Directed by: John M. Stahl
Genre: Drama, Romance, Noir
Runtime: 110 Minutes
Leave her to Heaven was released in 1945, not long after WWII ended. At the end of WWII several films based on addiction and obsession where released and this was one of them. With brilliant award winning performances, Leave Her to Heaven is a story about a mad with love woman. I checked this one out because I heard Vincent Price was in it, and I have seen a good lot of his films now, so he caught my attention. So this is a pretty old film, but is in beautiful colour. The film is about a woman mad with love of her husband that she goes to extreme lengths to stop others getting in the way. The film shows that love isn’t always a good thing which is why I’m reviewing it. The first 15 minutes of the film where pretty boring, and the film is actually based on a man telling another man the story of the main character [I will explain properly later]. The acting is very well done, as it usually is with these classics, but for some reason I can see how classic Hollywood is spoofed. A lot of the time there is so much drama going on in these classic dramas, but I guess it’s in the genre title. Regardless of that, it’s understandable emotion and the film is pretty inventive and interesting to watch.
The film opens with our main character Richard Harland (Cornel Wilde), a novelist who has just arrived from Prison where he stayed for two years and is now on his way to his new wife [cleverly explained later]. In a flashback (which runs for almost the whole duration of the film) we see how Richard meets beautiful socialite Ellen Berent (Gene Tierney) on a train. Ellen falls in love with him, mainly because he so closely resembles her recently deceased father, to whom she was obsessively attached. Ellen is already engaged to another man (Vincent Price), but she jilts him and rapidly marries Richard, who at first is fascinated not only with Ellen's beauty, but with her exotic and intense manner. From there onwards it’s an emotional roller-coaster of Ellen’s mad love for Richard.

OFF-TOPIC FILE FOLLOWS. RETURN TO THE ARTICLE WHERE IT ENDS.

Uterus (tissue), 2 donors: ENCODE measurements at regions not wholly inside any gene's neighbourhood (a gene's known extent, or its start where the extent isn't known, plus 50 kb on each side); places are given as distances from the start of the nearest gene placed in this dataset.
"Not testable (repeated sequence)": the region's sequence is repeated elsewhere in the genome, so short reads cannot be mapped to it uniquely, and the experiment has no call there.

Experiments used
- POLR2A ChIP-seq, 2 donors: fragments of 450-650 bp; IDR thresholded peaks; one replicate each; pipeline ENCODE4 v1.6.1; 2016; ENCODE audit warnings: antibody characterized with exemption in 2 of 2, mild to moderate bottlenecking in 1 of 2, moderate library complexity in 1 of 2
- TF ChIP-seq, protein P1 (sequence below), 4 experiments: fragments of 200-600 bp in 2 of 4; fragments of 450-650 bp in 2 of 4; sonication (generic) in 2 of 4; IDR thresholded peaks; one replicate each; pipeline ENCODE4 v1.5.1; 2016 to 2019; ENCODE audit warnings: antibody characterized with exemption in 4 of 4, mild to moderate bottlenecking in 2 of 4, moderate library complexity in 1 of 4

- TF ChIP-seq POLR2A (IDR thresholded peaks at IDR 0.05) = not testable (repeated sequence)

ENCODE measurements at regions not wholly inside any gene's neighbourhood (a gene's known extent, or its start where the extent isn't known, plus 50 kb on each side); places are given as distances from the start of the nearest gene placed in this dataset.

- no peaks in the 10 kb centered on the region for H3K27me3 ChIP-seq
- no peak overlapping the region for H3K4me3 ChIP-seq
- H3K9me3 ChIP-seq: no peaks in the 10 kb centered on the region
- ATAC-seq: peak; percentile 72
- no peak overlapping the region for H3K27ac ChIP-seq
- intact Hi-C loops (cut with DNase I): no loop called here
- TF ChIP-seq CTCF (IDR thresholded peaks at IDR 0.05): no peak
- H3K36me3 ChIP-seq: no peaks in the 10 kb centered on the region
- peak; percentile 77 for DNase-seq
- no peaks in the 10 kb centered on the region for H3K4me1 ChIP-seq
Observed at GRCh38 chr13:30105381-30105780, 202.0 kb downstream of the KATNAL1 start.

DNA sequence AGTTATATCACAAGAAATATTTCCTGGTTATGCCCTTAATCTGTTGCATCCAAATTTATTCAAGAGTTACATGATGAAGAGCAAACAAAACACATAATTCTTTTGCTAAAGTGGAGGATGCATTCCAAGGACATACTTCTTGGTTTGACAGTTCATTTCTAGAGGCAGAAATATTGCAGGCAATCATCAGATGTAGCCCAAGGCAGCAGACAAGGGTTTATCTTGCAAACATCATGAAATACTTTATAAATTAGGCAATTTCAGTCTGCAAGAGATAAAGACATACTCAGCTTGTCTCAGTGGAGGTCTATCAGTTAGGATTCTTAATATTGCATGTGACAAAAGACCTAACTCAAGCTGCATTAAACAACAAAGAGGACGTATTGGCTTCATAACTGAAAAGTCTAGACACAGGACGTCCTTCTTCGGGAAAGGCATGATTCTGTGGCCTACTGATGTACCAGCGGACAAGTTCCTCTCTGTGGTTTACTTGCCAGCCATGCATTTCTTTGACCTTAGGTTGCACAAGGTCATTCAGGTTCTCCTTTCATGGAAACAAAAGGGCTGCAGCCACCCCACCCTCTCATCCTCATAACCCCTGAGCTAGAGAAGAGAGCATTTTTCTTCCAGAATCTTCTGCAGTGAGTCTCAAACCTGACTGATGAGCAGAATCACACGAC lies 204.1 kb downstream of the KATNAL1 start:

A Story of Love, madness and deceit
What I mean by that is how Ellen will go to extreme lengths to block out everyone to be with Richard. It gets to the point where she tries to get her own sister arrested. Halfway through the film, Ellen and Richard are married so they decide to go to the back of the moon, a relaxed location, and sort of a resort place where they get a cabin. Richard brings his younger brother, who is disabled from the hips down and this annoys Ellen during the time at the cabin. Eventually after Richard tries to surprise Ellen by inviting her sister and mother up –which doesn’t go to well- one day Ellen is with Richard’s brother Danny. They are at the river and Danny is trying to swim more than he can, with the help of Ellen who is clearly trying to end him and it’s one of the most intense moments in the film. She keeps encouraging him to swim more as she follows him along in her boat but soon he gets a cramp. He shouts for Ellen’s help, but Ellen just watches him drown with her sun glasses on. It’s one of the most powerful scenes in the film and just brought out how selfish and evil Ellen is. Mental illness never looked so seductive or bit with such a ferocious over-bite as from Gene Tierney's demented character
This film was nominated for 5 awards, and took home one of those awards for Best Cinematography. I think it is definitely worthy of that award as the chemistry of the film was magnificent. The interesting thing about films like this is you know nothing is done with computers or big ass camera equipment. The effort that people put into films back then is fascinating and it’s easy to see why this film is so powerful. It has terrific acting, great sets and of course a brilliant screenplay. In total Leave her to Heaven is a great film if you can appreciate and understand the message of the story and I just loved it!
Visuals & Editing: 7.9/10
Direction & Cinematography: 8.4/10
Direction & Cinematography: 8.4/10